Anybody who has ever run their own business knows that it’s all one experiment after another. In this day and age, our attention spans are shorter than ever so if you’re in the business of sales, you need to be looking for new ideas of promotion and catching people’s attention.
As an artist, the best way to do that is to continually produce new work. It keeps you in the collective short term memory of those who have found it worthwhile to follow you. The last thing an artist wants anybody to say about them is, “hey, whatever happened to that LaMontagne guy?”
While it’s true that I produce new editorial cartoons almost every day, many of the people who follow me on social media and my site are interested in my painted work, so it’s important that I keep them coming back. It’s not enough to tell somebody where to find me; I’ve got to make sure I make it worth their time to do so.
My Totem and commission paintings take a great deal of my time to complete, mostly because I have other work to do at the same time, like those editorial cartoons I mentioned. There can be weeks and sometimes (much to my horror) months in between finished full detail paintings. That’s a lifetime in the online world. While I’ll often post work-in-progress images during the process, I can’t always do that, especially if I’m working on a commission. Ruining your client’s surprise gift is bad for business.
To improve my painting skills, satisfy my desire to work on new things and to keep that new work flowing, I started doing what I call ‘sketch paintings’ a while ago. Some have taken exception to that title because they’re really not sketches and I’ll concede that. I call them that because in my mind, they’re not finished pieces, meaning that they don’t contain the meticulous obsessive detail of my other work.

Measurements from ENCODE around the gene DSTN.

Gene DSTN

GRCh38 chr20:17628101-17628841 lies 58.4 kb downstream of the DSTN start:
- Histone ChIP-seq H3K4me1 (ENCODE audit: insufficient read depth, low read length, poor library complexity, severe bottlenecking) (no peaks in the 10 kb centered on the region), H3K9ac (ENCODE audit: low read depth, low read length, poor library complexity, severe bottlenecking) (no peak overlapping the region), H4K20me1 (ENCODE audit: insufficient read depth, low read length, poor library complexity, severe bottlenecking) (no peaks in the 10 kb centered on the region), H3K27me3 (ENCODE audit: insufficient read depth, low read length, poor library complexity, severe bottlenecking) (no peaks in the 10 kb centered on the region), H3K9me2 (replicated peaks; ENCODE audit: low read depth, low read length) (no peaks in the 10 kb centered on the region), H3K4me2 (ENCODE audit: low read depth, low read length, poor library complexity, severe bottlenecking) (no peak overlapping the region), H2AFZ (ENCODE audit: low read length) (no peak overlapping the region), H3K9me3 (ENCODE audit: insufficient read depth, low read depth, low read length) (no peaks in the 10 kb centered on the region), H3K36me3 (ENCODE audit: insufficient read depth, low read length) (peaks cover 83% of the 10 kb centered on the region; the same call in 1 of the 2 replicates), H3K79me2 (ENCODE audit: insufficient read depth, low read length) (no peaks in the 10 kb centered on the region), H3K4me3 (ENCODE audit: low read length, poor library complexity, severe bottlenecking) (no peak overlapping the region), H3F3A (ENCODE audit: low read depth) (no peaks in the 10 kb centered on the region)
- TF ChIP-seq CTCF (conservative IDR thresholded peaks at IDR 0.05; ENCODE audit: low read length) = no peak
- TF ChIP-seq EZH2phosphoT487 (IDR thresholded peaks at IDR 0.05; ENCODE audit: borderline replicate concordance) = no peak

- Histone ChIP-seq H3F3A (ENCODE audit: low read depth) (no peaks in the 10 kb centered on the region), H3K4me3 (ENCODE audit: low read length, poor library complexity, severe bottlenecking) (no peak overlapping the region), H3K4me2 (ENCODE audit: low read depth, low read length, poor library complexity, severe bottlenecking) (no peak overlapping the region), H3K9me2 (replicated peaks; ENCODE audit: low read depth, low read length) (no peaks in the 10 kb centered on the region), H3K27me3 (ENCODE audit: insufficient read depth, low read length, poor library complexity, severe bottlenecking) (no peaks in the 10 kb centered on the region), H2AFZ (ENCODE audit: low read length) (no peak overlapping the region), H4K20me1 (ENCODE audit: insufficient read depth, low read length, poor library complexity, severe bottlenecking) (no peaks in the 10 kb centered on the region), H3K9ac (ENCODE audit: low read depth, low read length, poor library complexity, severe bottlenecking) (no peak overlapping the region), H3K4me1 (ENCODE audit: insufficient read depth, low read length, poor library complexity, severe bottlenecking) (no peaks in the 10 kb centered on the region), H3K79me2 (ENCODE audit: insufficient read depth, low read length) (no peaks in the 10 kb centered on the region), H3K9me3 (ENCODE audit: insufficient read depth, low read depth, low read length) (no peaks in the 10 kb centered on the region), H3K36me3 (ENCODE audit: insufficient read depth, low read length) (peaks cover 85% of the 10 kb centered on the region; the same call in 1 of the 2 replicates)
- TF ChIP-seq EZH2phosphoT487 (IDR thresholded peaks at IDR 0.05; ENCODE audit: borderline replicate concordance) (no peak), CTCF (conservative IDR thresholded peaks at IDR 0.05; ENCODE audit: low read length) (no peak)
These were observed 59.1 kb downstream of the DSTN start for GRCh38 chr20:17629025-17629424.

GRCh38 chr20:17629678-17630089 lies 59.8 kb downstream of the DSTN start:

I’ve recently realized that people don’t care and it does me no good to disagree with them when they say they like a sketch painting as is. That’s always good for business…tell your customers they’re wrong. I’m a slow learner sometimes, but at least I eventually get there.
A number of people have asked about prints of the sketch paintings and I’ve declined to offer them because the work isn’t finished. Again, somebody wants to give me money for my work and I’ve been telling them no. This Canadian cartoon guy isn’t too bright.
So, in order to correct my error, I decided to order up of a small selection of sketch paintings and offer them up for sale. They’re giclée professional quality prints, same paper and printing as my matted prints, but without the mat, bio, or clear sleeve. An 8”X10” print, which includes a ½ inch white border and each is hand-signed. They’re $15 each + shipping, which will be minimal because the print fits into a standard business envelope between two pieces of cardboard for protection.
This time around, only four of each was available, so it was first come, first served and newsletter subscribers had 24 hours to order before I posted the offer here. As a result some of the images below are already sold out and there are only one or two of the others available at the time I posted this. As they sell out, I’ll update this post to reflect that. I already consider this a success as some sold out quickly and a few early responders still didn’t get the ones they wanted, so I will do this again. Newsletter subscribers will still get first crack at them, so if you haven’t subscribed and want a shot at any future prints of this nature, I would encourage you to sign up at this link.
To order any of the available images below, send me an email to email@example.com with your mailing address and indicate whether or not you’d like me to send you a Paypal invoice or want to pay by Interac e-transfer. You can order as many as you’d like, while supplies last.